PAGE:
Do you think this is reflected in the Midwest as a generalized resistance to change? Yes, diversity or the lack of diversity. Most of the people who live here have lived here all their life. In California or in a metropolitan area there's more diversity of occupations and ethnicity . . . I think there's more tolerance and acceptability. To this day if I go into the cafe in Wilmont . . . everybody knows everybody and they grew up here and went to school here and what have you. I can just feel it. To me, it's more cliquey. You know, you hear about how unfriendly people are in New York or California and I don't find that at all. I find that they are more cliquey in these small rural towns. And I had a misconception, that is, I thought when I moved to the Midwest [27 years ago] that it wouldn't be like this. I had a feeling people were more friendly, more open, and they're not. I don't know if it's because people get the information later or aren't as willing to look at the truth. I think the alcohol problem and the drug problem and the child abuse and wife abuse is very much swept under the carpet here. Why? It shouldn't be.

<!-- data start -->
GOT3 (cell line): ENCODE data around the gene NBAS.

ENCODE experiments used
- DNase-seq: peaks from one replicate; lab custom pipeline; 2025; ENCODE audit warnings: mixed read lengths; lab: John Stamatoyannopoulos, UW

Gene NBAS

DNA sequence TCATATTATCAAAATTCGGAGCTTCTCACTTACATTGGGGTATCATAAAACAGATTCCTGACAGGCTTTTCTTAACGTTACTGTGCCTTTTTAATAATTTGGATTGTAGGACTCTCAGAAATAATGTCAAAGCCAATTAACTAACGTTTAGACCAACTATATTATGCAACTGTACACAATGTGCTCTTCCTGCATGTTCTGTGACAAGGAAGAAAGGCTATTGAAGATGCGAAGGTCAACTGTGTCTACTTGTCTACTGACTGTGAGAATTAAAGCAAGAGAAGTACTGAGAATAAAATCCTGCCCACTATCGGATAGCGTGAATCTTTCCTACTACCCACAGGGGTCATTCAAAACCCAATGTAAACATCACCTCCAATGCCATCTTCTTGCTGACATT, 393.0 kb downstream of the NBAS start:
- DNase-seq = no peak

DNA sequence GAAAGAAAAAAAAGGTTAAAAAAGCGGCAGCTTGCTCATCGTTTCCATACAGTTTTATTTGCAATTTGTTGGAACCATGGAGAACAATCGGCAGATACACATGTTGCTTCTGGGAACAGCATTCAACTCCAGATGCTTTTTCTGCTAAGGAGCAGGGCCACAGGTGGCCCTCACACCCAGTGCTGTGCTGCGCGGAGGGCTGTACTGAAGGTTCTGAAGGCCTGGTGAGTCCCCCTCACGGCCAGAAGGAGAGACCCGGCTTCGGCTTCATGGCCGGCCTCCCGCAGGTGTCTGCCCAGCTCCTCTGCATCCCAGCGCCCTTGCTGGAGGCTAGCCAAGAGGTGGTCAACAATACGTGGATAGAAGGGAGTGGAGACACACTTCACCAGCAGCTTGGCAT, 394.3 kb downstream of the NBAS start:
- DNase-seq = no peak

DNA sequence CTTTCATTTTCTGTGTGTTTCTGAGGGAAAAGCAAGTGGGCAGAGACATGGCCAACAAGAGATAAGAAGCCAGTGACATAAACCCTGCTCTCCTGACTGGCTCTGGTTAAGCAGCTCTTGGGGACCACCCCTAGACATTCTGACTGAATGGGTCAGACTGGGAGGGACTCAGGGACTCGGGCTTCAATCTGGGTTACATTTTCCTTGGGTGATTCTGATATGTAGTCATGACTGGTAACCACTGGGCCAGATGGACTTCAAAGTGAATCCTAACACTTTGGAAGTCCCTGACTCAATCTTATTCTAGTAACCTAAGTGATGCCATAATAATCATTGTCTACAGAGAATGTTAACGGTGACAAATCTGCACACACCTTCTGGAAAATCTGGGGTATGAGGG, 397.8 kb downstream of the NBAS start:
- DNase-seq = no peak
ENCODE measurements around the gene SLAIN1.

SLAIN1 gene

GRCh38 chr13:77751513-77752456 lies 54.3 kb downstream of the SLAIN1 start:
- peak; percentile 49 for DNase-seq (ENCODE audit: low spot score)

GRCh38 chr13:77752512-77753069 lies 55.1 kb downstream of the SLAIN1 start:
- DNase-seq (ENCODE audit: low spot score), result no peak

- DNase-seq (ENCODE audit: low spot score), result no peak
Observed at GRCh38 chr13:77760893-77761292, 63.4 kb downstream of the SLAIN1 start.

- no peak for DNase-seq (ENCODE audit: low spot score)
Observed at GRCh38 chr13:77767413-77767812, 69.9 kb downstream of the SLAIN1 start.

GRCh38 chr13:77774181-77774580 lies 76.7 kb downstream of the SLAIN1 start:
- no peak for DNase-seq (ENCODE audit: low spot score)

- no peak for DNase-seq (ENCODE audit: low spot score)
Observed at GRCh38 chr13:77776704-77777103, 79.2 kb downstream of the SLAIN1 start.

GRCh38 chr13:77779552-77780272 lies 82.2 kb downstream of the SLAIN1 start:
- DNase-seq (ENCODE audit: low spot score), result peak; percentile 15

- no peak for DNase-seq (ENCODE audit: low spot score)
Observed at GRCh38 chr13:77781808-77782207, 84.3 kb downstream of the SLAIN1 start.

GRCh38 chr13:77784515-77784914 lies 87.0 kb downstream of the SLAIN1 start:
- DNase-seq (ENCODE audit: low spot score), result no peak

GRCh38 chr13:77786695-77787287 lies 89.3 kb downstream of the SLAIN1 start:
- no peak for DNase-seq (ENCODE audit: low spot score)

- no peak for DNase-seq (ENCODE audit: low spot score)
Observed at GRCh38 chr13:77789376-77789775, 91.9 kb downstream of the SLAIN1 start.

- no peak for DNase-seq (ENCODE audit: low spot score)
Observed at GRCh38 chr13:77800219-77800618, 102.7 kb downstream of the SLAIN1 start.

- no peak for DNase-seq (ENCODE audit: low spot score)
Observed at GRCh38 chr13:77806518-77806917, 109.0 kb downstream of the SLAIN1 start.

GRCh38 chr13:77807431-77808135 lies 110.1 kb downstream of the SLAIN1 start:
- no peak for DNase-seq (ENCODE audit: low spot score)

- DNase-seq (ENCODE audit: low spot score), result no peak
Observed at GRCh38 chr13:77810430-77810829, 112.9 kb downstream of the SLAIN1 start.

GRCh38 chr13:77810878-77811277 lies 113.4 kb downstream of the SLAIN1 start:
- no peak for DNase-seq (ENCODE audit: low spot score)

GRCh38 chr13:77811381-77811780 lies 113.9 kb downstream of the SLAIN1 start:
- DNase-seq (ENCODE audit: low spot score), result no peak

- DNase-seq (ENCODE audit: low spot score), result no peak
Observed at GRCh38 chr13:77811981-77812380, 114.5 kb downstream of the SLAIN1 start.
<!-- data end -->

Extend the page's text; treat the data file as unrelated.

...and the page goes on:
Have you ever heard a rumor around town about your HIV status? No, I haven't heard anything about myself, but I did hear about someone else. It was at the beauty parlor—it was before I found out I had HIV—there was a young man, and the rumor in the mill around the town was that he wasn't telling girls about his HIV.